How does a director avoid creating a preference?
Common sense dictates that if the decision to pay someone who is pressing for cash makes you feel uneasy, there may well be a problem in store.
A safe route is to ensure that all creditors are treated equally and if that is not possible for whatever reason, a director should ensure that there is a strong commercial reason for one creditor being paid in preference to others. For example, a board may wish to pass a resolution to XZY Ltd, because it maximises the interests of all creditors to pay XZY Ltd because they are the only supplier of something essential to the business.
By paying XZY Ltd, operations can continue to generate debtors/cash but it would be somewhat cavalier to make such a decision on a specific occasion without weighing up the impact/consequences of doing so. In such cases, an independent insolvency practitioner can provide invaluable advice.
A director may ask if it is acceptable to sell a company’s assets to another company because the selling company is insolvent and about to cease trading. There are many aspect to consider and one is the effect of section 238 of the Insolvency Act 1986 which deals with transactions at less than full value.
If a company is no longer viable and the director believes that it has no future, it can be tempting to sell/transfer assets to another entity, frequently under the director’s control.
If the company has assets that belong to say a bank or finance company such assets cannot be sold/transferred without explicit written approval. If the assets are unencumbered and sold at less then fair value, or transferred for no payment, there is a potential breach of section 238 of the Insolvency Act 1986 i.e. a transaction at undervalue.
This applies in the case of a company where the company enters administration or liquidation.
Where the company has, at a relevant time, two years if a connected party, and six months if an unconnected party, entered into a transaction with any person at an undervalue, the IP may apply to court for an order under this section.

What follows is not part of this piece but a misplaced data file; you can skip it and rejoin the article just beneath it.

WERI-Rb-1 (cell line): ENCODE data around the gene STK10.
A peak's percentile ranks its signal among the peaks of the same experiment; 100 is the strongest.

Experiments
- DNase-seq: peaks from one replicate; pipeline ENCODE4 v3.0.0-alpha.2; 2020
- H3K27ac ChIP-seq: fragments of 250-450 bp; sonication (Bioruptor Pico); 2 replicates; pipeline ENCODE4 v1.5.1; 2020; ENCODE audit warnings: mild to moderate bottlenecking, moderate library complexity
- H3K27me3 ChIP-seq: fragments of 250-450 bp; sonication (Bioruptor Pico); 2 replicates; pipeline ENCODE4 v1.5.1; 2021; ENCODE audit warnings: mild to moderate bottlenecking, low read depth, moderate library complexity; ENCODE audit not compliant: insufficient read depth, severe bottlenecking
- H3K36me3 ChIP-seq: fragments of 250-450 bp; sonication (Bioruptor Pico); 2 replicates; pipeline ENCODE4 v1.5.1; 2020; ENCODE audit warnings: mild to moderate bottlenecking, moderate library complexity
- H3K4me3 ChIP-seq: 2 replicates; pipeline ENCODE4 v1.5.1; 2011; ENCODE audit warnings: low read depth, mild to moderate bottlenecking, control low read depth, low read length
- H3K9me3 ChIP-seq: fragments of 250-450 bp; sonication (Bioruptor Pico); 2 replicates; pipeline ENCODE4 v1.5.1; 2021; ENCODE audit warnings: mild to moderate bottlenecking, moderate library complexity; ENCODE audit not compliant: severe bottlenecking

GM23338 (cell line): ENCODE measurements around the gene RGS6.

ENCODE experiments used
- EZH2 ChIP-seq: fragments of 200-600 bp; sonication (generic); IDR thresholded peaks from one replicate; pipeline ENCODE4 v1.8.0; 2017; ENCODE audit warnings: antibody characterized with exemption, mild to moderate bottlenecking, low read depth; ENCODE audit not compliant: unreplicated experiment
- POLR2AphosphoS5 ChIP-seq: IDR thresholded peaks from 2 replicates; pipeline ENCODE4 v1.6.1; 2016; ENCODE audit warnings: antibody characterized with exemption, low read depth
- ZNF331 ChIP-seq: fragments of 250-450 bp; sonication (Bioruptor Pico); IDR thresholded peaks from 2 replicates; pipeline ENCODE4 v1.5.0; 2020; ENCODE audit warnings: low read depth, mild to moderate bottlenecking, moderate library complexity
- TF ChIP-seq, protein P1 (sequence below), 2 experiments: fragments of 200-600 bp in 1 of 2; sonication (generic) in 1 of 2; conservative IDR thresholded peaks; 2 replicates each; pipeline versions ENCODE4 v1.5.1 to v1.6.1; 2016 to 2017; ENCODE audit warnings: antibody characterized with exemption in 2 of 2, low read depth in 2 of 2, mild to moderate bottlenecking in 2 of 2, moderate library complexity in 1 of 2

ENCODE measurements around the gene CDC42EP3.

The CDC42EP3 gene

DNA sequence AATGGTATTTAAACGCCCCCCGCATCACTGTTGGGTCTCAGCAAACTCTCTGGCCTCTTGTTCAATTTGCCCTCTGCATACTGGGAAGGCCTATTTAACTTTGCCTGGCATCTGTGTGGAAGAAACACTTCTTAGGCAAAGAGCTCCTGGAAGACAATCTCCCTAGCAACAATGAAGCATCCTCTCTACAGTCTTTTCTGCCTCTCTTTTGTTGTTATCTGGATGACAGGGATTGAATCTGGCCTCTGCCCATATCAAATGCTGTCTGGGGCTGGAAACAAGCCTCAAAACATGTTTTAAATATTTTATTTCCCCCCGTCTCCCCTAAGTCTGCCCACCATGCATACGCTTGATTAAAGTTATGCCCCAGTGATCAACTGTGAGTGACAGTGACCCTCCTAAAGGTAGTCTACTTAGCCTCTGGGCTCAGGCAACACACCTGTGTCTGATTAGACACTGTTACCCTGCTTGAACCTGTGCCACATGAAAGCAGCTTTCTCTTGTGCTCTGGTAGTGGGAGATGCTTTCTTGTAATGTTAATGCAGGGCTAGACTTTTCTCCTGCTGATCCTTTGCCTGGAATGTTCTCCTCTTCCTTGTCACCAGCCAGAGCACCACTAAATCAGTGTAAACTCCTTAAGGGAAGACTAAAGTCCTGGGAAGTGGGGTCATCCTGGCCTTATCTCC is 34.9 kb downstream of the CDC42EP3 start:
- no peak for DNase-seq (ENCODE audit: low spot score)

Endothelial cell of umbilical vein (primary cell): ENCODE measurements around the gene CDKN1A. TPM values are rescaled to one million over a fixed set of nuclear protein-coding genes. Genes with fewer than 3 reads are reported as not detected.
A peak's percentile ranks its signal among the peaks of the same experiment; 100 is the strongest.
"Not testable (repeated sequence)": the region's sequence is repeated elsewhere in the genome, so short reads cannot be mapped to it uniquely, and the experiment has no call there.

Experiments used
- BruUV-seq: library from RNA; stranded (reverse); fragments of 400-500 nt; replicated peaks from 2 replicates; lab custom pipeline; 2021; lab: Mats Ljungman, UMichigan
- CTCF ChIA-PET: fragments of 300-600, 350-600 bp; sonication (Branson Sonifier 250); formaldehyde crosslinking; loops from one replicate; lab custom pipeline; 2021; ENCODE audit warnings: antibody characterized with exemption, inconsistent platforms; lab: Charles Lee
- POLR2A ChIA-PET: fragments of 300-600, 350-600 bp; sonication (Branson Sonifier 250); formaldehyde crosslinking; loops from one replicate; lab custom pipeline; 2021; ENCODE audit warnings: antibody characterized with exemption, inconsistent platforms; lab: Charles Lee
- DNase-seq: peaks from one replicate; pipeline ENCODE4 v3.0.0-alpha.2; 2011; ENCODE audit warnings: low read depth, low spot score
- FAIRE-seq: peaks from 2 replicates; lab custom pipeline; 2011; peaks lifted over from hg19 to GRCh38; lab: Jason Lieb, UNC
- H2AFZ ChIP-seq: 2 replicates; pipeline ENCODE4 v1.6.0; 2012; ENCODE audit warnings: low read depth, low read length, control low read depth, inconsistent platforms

The court will make an order as it thinks fit and if the IP has any input, it usually means an order to restore the company to the position before that transaction. Thus, the court has the power to reverse a sale/movement of assets.
This could also lead to an investigation into a director’s actions, any breach of fiduciary duties and possibly wrongful trading.
Typical examples of company assets:
- Company cars
- Computer hardware
- Office furniture
- Office buildings
What happens if my director’s loan account is overdrawn?
A director’s loan account records the money invested in the company and instances where personal cash has been used to pay for business expenses.
However, an IP often encounters a situation where a director has withdrawn money from a company and, as at date of insolvency, thereby creating a debtor that requires to be repaid to the company. Sometimes an overdrawn loan account is large and poses a financial problem for the director.
Should the company enter formal insolvency proceedings, the ramifications of having an overdrawn director’s loan account are quite serious. The IP will require the director to repay the monies owing to the business. Depending upon the size of loan, this may not cause an issue, but if one cannot repay, for whatever reason, personal bankruptcy may ensue.
You are required to keep proper records of all transactions in relation to a director’s loan account and this takes on greater importance if it is overdrawn. Disclosure must be made in the company accounts of :
- The balance of each overdrawn director’s loan account.
- The largest level that the loan reached during the company’s financial year.
Early engagement with the IP is of paramount importance and, once the balance has been agreed, a repayment arrangement should be negotiated. There may be good reason why an overdrawn loan can be reduced and advice should be sought from the company’s normal financial adviser and/or an IP who is not appointed to deal with the company.